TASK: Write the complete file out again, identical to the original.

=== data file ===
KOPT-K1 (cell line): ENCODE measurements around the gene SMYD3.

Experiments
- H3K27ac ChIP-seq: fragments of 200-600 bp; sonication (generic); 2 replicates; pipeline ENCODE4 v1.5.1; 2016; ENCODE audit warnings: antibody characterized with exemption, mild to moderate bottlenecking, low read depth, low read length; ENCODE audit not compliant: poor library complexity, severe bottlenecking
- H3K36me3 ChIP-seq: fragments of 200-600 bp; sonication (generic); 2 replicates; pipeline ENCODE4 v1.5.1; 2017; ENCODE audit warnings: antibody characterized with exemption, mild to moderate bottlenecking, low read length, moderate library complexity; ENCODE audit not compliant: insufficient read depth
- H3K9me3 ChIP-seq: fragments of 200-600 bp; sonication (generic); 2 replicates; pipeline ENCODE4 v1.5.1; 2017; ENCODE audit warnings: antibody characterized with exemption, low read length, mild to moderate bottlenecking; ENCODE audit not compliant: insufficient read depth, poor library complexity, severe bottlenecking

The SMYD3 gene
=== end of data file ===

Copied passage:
KOPT-K1 (cell line): ENCODE measurements around the gene SMYD3.

Experiments
- H3K27ac ChIP-seq: fragments of 200-600 bp; sonication (generic); 2 replicates; pipeline ENCODE4 v1.5.1; 2016; ENCODE audit warnings: antibody characterized with exemption, mild to moderate bottlenecking, low read depth, low read length; ENCODE audit not compliant: poor library complexity, severe bottlenecking
- H3K36me3 ChIP-seq: fragments of 200-600 bp; sonication (generic); 2 replicates; pipeline ENCODE4 v1.5.1; 2017; ENCODE audit warnings: antibody characterized with exemption, mild to moderate bottlenecking, low read length, moderate library complexity; ENCODE audit not compliant: insufficient read depth
- H3K9me3 ChIP-seq: fragments of 200-600 bp; sonication (generic); 2 replicates; pipeline ENCODE4 v1.5.1; 2017; ENCODE audit warnings: antibody characterized with exemption, low read length, mild to moderate bottlenecking; ENCODE audit not compliant: insufficient read depth, poor library complexity, severe bottlenecking

The SMYD3 gene